- The efficiency incentive rate (row 2) is the rate at which companies’ outperformance or underperformance in terms of their allowed expenditure is rewarded or penalised. The efficiency incentive rate should decrease as the business plan increases. This guarantees that companies with greater potential for cost reductions (i.e. lower business plans) are regulated with a higher-incentive contract.
- The regulator compares allowed expenditure (row 3) with actual expenditure in order to calculate companies’ rewards.
- The additional income (row 4) is an adjustment factor, either positive or negative, used to ensure that the companies submit a business plan that reflects their true potential cost reductions.
- Actual expenditure (column 1) refers to the outturn costs incurred by companies.
- The total reward (columns 2–6) is the amount that companies would earn beyond their economic costs. The total reward depends on the other components of the menu, and is calculated as follows:
total reward = (allowed – actual expenditure) x efficiency rate + additional income
The components of the menu need to be calibrated by the regulator such that companies are incentivised to choose their ‘true’ business plan. This incentive is guaranteed when companies achieve the greatest possible total reward by selecting a business plan that is equal to the expected expenditure.
For example, a company choosing a business plan of 95 (column 3) that spends 95, obtains a total reward of 1.56. This amount is obtained applying the total reward formula presented above: 1.56 = (98.7 – 95) x 32.5% + 0.34. If the company chooses a higher business plan (e.g. 105), the total reward would be slightly lower: 1.31 = (101.2 – 95) x 27.5% – 0.41. Similarly, if the company were to choose a lower business plan (e.g. 90), the total reward would also be lower: 1.50 = (97.5 – 95) x 35.0% + 0.62.
The greatest possible total reward for each level of actual expenditure has been highlighted in the menu table in Figure 1. The fact that the actual expenditure and the business plan are equal throughout the highlighted diagonal implies that the water menu does incentivise companies to select their true business plan from the options presented.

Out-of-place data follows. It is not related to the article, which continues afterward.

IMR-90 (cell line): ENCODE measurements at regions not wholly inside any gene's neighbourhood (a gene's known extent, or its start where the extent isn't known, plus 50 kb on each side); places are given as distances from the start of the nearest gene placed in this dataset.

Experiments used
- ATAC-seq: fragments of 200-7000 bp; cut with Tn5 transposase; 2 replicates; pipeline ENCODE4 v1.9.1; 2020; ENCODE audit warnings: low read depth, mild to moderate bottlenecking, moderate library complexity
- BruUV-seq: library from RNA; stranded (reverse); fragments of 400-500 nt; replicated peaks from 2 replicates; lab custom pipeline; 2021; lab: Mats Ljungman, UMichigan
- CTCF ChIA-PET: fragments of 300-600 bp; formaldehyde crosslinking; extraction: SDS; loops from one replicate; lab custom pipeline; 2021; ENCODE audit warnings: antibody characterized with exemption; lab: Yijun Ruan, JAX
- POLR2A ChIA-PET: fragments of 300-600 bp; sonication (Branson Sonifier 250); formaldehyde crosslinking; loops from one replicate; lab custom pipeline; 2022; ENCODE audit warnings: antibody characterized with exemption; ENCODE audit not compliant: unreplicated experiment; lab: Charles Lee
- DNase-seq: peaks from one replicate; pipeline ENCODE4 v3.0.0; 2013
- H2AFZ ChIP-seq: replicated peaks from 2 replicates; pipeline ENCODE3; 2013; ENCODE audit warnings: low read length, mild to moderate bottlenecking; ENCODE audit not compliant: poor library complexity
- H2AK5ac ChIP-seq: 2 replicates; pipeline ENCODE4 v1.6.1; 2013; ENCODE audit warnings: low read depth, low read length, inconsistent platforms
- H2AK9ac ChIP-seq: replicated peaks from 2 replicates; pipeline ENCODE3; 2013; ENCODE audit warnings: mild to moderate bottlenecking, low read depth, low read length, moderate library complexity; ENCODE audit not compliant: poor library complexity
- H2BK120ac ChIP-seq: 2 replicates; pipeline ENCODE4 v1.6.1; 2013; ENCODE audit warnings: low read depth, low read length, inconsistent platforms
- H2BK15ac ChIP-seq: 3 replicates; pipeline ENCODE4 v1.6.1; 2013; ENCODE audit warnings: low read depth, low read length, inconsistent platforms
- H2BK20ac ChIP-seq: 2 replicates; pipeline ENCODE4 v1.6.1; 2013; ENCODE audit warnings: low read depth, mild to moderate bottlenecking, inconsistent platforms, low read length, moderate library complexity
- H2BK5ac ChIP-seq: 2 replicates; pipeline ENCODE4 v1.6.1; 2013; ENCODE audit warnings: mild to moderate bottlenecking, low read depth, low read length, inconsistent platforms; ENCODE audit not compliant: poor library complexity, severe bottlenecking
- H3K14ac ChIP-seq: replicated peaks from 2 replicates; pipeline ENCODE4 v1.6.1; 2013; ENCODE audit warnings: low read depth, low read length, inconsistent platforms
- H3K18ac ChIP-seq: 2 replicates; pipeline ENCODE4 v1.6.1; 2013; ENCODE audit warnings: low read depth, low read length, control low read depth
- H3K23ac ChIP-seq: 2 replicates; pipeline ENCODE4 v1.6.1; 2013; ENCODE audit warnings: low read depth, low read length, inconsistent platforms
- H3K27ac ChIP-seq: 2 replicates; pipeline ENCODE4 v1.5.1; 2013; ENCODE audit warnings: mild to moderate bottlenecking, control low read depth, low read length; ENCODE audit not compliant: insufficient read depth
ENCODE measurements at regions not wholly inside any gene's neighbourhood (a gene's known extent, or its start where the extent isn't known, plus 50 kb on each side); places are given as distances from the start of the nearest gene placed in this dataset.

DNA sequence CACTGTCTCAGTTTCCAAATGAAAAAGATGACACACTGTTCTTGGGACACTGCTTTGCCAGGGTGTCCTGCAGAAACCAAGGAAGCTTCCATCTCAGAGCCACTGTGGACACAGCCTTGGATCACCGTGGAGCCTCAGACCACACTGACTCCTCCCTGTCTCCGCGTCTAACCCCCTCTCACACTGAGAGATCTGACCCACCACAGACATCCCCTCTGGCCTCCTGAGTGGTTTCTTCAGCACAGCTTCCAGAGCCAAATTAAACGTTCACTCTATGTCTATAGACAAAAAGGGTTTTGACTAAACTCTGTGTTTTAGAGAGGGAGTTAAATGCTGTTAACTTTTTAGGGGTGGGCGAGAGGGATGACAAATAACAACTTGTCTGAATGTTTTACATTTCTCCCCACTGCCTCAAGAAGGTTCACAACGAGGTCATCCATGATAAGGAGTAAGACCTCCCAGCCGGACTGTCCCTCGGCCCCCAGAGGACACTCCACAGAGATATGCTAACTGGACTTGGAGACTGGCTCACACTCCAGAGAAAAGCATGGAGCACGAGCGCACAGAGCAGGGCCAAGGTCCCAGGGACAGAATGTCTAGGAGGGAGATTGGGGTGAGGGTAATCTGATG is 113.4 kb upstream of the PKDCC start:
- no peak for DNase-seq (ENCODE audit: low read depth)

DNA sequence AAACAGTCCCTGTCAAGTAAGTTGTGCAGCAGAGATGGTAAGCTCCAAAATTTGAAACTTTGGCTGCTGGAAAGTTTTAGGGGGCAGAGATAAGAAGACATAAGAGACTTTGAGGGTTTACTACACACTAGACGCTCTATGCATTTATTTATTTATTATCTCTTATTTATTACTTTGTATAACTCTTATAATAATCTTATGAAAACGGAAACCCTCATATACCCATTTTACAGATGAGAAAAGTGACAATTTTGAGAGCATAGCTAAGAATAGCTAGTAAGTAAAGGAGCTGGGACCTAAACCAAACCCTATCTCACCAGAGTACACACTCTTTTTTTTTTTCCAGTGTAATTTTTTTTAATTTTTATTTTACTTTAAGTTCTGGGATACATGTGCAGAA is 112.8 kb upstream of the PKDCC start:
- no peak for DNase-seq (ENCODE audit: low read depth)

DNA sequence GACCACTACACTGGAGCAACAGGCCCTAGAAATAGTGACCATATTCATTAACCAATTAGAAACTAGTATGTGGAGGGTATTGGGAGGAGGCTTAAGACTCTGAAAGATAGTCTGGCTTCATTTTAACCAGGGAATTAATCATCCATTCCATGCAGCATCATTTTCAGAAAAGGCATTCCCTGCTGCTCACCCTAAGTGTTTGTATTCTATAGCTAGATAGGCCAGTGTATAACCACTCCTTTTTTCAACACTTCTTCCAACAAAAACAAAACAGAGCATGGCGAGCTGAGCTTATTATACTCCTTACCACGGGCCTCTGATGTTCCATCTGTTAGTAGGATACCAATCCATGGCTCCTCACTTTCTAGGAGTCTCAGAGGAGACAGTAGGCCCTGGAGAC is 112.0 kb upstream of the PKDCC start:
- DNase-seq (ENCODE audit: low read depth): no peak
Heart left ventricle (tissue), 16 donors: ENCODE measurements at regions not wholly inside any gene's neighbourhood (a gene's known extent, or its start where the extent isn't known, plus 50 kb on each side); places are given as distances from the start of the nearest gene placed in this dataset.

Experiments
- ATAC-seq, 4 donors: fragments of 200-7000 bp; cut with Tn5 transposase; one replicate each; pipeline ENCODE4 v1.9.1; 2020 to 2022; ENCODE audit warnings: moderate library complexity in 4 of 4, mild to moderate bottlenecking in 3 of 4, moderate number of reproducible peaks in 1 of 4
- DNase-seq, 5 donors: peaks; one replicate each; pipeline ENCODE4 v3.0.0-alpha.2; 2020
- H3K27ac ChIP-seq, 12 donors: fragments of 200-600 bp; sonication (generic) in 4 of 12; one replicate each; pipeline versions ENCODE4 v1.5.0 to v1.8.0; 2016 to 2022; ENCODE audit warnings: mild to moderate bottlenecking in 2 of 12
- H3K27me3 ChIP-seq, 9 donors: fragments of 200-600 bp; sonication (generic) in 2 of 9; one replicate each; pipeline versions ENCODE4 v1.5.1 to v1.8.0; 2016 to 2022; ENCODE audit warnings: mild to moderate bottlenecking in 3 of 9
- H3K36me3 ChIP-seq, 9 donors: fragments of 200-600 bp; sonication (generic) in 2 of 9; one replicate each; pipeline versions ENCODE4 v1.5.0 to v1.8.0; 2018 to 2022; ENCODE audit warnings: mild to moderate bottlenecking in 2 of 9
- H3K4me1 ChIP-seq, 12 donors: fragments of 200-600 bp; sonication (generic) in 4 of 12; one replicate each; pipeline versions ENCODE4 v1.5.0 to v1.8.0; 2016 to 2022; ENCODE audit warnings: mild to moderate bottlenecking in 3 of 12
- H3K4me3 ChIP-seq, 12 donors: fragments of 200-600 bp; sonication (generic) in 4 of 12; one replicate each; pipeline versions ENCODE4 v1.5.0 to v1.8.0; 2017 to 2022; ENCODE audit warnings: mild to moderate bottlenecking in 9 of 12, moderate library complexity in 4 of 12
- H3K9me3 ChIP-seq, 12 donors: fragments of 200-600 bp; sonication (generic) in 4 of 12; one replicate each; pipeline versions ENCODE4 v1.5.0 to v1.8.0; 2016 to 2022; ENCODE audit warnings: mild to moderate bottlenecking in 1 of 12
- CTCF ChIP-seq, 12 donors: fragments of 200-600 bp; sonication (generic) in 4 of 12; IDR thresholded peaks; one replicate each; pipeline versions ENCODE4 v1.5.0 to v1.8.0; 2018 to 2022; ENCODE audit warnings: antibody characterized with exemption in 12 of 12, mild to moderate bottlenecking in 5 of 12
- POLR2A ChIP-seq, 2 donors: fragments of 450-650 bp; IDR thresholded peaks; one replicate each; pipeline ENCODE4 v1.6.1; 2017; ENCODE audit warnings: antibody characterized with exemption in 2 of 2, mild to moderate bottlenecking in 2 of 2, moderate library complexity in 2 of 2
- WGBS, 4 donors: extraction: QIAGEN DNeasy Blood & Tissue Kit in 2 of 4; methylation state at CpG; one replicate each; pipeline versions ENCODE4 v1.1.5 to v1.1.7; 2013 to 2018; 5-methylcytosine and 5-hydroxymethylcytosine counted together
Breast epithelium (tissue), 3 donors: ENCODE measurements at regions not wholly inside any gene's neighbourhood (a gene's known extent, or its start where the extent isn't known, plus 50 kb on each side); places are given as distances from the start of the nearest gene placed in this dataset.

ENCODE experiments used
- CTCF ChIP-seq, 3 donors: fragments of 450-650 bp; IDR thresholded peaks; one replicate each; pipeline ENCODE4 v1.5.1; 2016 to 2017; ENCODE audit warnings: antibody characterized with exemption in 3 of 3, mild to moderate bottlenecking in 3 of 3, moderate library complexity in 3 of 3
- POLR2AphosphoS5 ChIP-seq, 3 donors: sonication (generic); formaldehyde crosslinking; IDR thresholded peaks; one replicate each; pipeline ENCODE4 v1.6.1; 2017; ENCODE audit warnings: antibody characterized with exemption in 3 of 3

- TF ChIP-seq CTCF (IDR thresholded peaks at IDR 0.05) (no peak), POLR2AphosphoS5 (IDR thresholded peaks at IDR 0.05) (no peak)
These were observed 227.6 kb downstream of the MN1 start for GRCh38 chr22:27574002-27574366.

Figure 1 Ofwat’s proposed menu table for the forthcoming periodic review of water charges
Source: Based on Oxera (2007), op. cit.
The menu should also maintain the efficiency incentive. For example, if the company choosing the 95 business plan spent 100, it would obtain a total reward of -0.06 rather than 1.56. The fact that the total reward decreases with the level of actual expenditure implies that the water menu does incentivise companies to spend efficiently.
Some implementation challenges
Setting the baseline
Setting the baseline expenditure is one of the most important decisions in implementing a menu. This is because the level of rewards that companies receive depends on the level of the baseline. The higher the baseline, the more likely the company is to choose a higher-incentive contract and receive a greater reward.
The following options can be considered in determining the baseline expenditure.
- Bottom-up engineering models. This is the approach taken by Ofgem for the electricity and gas menus, although it has not been proposed for the water menu.
- Top-down econometric models. Ofwat currently uses econometric models to assess part of the water companies’ capital expenditure. Potentially, these models could also be used to set the baseline of the menu. However, in order to simplify the system, Ofwat has proposed to rule out this methodology.
- Average historical expenditure. This method, combined with some cost base and Common Framework challenge, is proposed by Ofwat to set the capital maintenance expenditure baseline. It scores well in terms of achieving the two main objectives of the menu system described above, although the ‘cost base’ ingredient might still impose a significant regulatory burden.
- Forecasts provided by companies in their first business plans. This method, combined with some comparative cost base challenge and a system of balanced scorecards, is proposed by Ofwat to set the capital enhancement expenditure baseline. One of the challenges of this methodology is how to avoid the incentive that companies might still have to inflate the first business plan submissions.
In any regulatory system, the allowed revenues should cover the economic costs of providing the service. However, even in cases in which revenues cover costs, companies might still face some financeability constraints. An important feature of previous periodic reviews has been the testing for financeability constraints, with revenue adjustments introduced in cases where the scale of expenditure was deemed to be sufficiently high to jeopardise companies’ ability to raise finance. Under the menu system, the profile of revenues within the regulatory period is not automatically set. Therefore, regulators are free to adjust this profile to tackle financeability issues by using similar tests. In doing so, there is the question of whether they should assume that companies will spend the allowed expenditure or the business plan expenditure.